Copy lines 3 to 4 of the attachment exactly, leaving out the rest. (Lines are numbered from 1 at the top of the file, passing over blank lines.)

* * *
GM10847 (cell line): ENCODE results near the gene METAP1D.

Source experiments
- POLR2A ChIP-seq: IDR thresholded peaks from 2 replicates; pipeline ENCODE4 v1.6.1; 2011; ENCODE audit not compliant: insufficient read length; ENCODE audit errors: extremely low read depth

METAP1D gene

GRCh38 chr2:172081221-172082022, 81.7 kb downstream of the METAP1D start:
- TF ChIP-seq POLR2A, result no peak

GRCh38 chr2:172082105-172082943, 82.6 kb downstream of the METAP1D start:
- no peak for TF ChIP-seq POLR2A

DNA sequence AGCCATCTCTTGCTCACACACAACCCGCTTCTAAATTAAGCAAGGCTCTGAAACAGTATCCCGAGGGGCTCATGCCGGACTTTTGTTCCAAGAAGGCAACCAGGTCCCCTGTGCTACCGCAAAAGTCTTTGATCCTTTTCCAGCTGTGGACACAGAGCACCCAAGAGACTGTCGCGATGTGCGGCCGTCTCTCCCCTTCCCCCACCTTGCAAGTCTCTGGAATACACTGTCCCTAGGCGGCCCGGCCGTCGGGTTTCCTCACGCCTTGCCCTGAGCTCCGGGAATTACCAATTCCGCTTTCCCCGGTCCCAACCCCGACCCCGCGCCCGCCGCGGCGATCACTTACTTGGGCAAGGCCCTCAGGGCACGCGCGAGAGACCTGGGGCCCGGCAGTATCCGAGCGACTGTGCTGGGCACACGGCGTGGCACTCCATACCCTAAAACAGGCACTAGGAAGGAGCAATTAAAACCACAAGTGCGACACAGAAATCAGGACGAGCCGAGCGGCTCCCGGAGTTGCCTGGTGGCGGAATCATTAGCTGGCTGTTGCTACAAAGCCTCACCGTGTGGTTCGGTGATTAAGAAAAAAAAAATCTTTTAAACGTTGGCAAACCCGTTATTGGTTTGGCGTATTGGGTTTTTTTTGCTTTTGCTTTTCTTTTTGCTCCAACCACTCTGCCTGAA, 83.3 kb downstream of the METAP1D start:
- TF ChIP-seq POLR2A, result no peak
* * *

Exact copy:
- POLR2A ChIP-seq: IDR thresholded peaks from 2 replicates; pipeline ENCODE4 v1.6.1; 2011; ENCODE audit not compliant: insufficient read length; ENCODE audit errors: extremely low read depth

METAP1D gene